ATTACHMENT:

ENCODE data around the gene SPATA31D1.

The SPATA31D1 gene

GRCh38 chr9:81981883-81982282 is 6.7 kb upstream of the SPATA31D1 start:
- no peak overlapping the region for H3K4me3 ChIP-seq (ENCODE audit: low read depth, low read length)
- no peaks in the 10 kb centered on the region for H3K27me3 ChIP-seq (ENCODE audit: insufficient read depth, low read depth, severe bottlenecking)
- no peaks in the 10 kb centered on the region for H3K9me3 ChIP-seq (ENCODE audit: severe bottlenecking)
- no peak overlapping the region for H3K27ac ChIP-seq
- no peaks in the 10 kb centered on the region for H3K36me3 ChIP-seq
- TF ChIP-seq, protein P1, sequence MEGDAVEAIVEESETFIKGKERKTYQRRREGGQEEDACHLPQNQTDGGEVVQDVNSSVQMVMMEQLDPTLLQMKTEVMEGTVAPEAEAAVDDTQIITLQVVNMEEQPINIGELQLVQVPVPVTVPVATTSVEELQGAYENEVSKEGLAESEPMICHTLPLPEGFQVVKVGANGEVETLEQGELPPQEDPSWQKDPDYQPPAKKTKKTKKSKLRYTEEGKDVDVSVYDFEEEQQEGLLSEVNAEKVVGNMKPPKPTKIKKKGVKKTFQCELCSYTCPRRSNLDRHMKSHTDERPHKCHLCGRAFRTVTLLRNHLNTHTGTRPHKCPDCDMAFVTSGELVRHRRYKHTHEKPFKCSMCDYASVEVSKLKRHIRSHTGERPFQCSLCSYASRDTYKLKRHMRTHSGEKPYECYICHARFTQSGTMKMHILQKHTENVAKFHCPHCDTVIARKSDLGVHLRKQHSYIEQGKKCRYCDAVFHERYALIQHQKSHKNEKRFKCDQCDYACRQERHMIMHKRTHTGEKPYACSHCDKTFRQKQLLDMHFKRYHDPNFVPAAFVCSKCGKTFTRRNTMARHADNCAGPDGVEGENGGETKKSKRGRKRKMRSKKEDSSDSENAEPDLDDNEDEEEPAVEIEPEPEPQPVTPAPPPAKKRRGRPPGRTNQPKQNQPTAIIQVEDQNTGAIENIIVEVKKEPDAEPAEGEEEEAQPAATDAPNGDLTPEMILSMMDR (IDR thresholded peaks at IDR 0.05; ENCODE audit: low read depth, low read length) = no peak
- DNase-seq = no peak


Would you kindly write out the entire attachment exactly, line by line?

ENCODE data around the gene SPATA31D1.

The SPATA31D1 gene

GRCh38 chr9:81981883-81982282 is 6.7 kb upstream of the SPATA31D1 start:
- no peak overlapping the region for H3K4me3 ChIP-seq (ENCODE audit: low read depth, low read length)
- no peaks in the 10 kb centered on the region for H3K27me3 ChIP-seq (ENCODE audit: insufficient read depth, low read depth, severe bottlenecking)
- no peaks in the 10 kb centered on the region for H3K9me3 ChIP-seq (ENCODE audit: severe bottlenecking)
- no peak overlapping the region for H3K27ac ChIP-seq
- no peaks in the 10 kb centered on the region for H3K36me3 ChIP-seq
- TF ChIP-seq, protein P1, sequence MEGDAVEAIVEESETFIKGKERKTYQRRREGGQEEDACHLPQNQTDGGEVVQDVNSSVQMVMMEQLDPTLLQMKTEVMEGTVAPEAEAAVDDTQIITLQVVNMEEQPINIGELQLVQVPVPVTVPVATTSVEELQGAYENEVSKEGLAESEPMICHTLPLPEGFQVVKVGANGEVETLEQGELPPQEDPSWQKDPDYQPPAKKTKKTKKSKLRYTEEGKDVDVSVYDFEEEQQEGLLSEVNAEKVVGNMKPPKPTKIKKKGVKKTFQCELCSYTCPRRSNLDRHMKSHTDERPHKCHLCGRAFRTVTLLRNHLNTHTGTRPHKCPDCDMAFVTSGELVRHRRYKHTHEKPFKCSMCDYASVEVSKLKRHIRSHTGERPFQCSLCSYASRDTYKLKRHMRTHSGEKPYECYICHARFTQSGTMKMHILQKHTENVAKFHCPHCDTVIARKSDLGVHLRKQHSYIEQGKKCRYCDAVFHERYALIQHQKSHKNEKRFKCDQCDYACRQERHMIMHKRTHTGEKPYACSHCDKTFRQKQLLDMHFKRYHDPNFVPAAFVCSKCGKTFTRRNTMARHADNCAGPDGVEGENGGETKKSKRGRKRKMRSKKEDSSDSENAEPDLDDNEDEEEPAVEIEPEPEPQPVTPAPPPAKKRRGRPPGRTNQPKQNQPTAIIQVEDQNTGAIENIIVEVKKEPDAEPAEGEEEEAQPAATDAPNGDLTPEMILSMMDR (IDR thresholded peaks at IDR 0.05; ENCODE audit: low read depth, low read length) = no peak
- DNase-seq = no peak